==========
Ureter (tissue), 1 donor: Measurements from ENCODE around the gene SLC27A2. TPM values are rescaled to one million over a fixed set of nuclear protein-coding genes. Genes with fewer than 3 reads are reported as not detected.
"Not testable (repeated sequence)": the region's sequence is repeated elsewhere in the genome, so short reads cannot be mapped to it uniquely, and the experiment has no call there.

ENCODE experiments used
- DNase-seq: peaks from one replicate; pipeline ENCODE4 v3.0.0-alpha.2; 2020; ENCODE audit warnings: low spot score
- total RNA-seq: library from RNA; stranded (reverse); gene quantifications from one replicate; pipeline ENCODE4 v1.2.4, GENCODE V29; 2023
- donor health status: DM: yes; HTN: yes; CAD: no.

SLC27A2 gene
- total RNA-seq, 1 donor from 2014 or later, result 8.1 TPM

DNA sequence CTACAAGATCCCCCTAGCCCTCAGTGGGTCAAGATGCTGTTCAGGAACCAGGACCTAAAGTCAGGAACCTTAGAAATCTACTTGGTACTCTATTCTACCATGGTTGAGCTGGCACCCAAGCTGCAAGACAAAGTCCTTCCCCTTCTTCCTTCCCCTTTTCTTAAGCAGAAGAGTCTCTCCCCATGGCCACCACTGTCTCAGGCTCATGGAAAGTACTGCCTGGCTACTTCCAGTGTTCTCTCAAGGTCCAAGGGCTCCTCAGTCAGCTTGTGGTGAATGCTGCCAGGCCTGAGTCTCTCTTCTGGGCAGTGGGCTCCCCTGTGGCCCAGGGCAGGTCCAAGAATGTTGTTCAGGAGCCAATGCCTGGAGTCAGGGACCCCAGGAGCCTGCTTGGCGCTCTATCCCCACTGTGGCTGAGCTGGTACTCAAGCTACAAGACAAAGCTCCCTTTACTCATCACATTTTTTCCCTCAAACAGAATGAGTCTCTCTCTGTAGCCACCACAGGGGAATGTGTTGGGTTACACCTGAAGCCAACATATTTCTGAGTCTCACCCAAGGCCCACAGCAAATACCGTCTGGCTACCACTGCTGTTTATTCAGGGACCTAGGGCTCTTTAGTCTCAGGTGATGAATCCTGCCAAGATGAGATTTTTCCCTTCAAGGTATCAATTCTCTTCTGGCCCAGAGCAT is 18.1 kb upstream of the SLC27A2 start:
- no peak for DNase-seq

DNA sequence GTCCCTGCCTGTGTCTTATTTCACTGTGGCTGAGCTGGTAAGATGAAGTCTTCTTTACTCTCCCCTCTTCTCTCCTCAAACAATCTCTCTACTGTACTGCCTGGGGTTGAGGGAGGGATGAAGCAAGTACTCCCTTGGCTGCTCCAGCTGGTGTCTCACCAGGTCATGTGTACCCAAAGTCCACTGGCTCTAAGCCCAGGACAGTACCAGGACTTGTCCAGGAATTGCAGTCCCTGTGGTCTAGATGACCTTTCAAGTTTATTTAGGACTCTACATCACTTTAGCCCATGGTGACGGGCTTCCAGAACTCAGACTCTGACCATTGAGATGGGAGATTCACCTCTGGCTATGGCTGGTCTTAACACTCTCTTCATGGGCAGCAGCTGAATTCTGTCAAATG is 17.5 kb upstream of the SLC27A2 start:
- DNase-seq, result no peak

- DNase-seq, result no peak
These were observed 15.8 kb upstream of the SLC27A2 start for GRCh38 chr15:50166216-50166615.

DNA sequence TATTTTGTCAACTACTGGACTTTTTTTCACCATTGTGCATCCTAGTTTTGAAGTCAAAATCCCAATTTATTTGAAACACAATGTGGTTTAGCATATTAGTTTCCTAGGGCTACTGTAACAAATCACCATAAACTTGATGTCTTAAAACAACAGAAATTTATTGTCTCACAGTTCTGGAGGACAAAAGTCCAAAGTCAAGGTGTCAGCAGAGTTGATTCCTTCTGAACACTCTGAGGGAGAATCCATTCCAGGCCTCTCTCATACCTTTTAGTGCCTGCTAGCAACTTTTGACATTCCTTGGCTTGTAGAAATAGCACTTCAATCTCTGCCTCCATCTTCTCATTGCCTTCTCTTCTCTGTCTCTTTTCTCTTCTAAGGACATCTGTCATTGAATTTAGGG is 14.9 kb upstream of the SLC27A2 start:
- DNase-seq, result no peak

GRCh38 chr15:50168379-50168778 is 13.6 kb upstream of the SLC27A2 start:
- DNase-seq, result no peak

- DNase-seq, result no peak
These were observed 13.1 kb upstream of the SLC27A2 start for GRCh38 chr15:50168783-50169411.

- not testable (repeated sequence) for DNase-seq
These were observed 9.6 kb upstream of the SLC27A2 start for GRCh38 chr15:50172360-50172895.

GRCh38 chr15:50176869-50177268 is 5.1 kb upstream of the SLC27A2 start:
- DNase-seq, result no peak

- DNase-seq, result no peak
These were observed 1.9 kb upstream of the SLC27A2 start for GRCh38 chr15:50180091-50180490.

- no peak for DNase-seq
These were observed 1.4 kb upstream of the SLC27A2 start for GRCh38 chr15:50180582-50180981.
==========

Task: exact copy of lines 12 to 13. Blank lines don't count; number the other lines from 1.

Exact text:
- DNase-seq, result no peak

- DNase-seq, result no peak